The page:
The Bloody Inn is a 2-4 player game designed by Nicolas Robert and published by Pearl Games.  It’s a bit of a thematic departure from Pearl’s previous titles like Troyes, Bruxelles 1893, La Granja, and Deus.  You are an innkeeper who has decided that the best way to make money is to lure in hapless travelers, murder them in their sleep, then rob their corpses.  So, yeah, not the family friendliest.

image by BGG user wolverine1977
image by BGG user wolverine1977

The Bloody Inn comes with 78 Guest cards, an inn game board, four player aid cards, a First Player card, 30 10F Check tiles, 32 Key/Room Service tokens in player colors, 4 white keys, and 4 wooden discs in player colors.  At the start of the game, each player gets two Peasant cards and one player aid (this card also serves as a barn).  Some cards will be removed from the main deck based on number of player and desired length of game.  Each player also gets eight Key/Room Service tokens in their color, a 10F check, and their disc which is placed on the 5F space of the wealth track.  Each player places a Key on an unclaimed room of their choice.

In each round, there are three phases: welcome travelers, player actions, and end of round (evening, night, morning).

WELCOME TRAVELERS: Draw cards and place them into open, unoccupied rooms (empty rooms with a key token).  This will continue until all open rooms are filled.

ACTIONS: Each player performs one action, then each player performs a second action.  So you’ll get two actions, just not consecutively.  Your options are:

Bribe a Guest: Pay a number of Guest cards from your hand based on the rank of your chosen Traveler, then add the Traveler to your hand.

Build an Annex: Play a Traveler from your hand that depicts an annex.  Pay for it with other Guests from your hand based on the rank.  Annexes will remain in front of you and give you benefits through the game.

Kill a Guest: Select a Traveler from the Inn, pay Guests equal to its rank, and then flip it over to its deceased side.  It is placed in front of you.

Bury a Corpse: Select the corpse you want to bury, pay for it with Guests equal to its rank, then put it under an annex (the annex can belong to anyone).  Annexes can hold as many corpses as their rank.  You and the annex owner split the corpse’s purse.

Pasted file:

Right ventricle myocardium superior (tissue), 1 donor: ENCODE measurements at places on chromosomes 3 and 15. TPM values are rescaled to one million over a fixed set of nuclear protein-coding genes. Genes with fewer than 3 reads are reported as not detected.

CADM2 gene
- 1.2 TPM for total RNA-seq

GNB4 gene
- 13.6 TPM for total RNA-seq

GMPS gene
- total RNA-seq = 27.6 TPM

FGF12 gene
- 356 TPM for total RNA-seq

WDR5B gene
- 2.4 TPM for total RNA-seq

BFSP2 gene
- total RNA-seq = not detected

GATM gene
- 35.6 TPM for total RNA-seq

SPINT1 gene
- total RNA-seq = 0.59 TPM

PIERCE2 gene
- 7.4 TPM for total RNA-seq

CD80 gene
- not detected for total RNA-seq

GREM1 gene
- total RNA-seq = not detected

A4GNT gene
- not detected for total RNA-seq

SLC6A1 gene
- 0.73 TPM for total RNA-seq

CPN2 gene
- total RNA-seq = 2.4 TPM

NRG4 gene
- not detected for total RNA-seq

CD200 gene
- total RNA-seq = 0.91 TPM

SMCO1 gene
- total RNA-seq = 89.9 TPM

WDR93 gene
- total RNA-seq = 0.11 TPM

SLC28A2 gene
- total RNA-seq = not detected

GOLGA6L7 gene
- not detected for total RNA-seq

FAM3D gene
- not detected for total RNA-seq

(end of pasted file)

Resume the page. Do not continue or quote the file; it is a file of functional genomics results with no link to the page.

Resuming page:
Pass and Launder Money: Don’t do anything.  You can then cash in spaces on the wealth track for 10F checks, or cash in your checks for wealth spaces.  There’s a limit to wealth, so you may want to convert it to checks.

END OF ROUND: After everyone has had two actions, there’s a police investigation.  Each player with an unburied corpse must pay the gravedigger 10F per body, then discard the bodies.  The Travelers then leave, and you get 1F on the wealth track per room with your color key that was occupied by a Guest.  You then must pay 1F per card in your hand.

The game ends after you have gone through the deck twice.  The player with the most money wins.

This looks like an interesting Psycho-style game where players are trying to murder their guests, which only pay out if you bury them too.  It’s a very dark theme, but it looks like it’s some good fun.  I’m pretty interested in trying this one out sometime – it’s probably a little too graphic and violent for my wife, but it still seems like something I’d enjoy.

Thanks for reading!

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4 comments

  1. On 7 Wonders: Duel: we played one game at the Essen fair, and it was as amazing as it sounds. Antoine and Bruno managed to make a game that, although it differs from classic 7 Wonders in core mechanics, feels like 7 Wonders.
    For example, there is no drafting with two players, but the card display on the table gives you a similar incentive to watch what your opponent is doing. I’d have to play it again now for more details, but there were more things that made us go “wow, it does feel like 7 Wonders”. It actually feels more like 7 Wonders than the two player variant of 7 Wonders 😉
    One thing I was really worried about were the sudden death rules for science and military, but they do work very well as well. They had to create more reasons to watch your opponent’s empire so you wouldn’t only focus on your own, and the sudden death works perfectly for that.
    Even the tiny cards work, the one thing that would be really tough to see if original 7 Wonders had this size of cards, the names of buildings you can chain together, was replaced by large, easy to see icons.
    One of the Essen highlights for me, and I hope you’ll enjoy it when you get to play it.